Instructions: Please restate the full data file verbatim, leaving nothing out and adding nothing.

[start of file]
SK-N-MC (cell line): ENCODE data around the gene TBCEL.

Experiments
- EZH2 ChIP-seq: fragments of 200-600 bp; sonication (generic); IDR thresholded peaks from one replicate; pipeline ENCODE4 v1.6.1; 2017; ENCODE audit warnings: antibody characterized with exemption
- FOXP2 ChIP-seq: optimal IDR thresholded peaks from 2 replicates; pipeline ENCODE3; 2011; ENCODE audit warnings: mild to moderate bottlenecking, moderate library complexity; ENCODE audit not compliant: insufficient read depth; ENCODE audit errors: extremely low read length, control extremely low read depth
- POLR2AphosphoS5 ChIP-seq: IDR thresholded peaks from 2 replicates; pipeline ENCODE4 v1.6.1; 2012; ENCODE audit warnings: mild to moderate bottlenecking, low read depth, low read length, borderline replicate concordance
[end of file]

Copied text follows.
SK-N-MC (cell line): ENCODE data around the gene TBCEL.

Experiments
- EZH2 ChIP-seq: fragments of 200-600 bp; sonication (generic); IDR thresholded peaks from one replicate; pipeline ENCODE4 v1.6.1; 2017; ENCODE audit warnings: antibody characterized with exemption
- FOXP2 ChIP-seq: optimal IDR thresholded peaks from 2 replicates; pipeline ENCODE3; 2011; ENCODE audit warnings: mild to moderate bottlenecking, moderate library complexity; ENCODE audit not compliant: insufficient read depth; ENCODE audit errors: extremely low read length, control extremely low read depth
- POLR2AphosphoS5 ChIP-seq: IDR thresholded peaks from 2 replicates; pipeline ENCODE4 v1.6.1; 2012; ENCODE audit warnings: mild to moderate bottlenecking, low read depth, low read length, borderline replicate concordance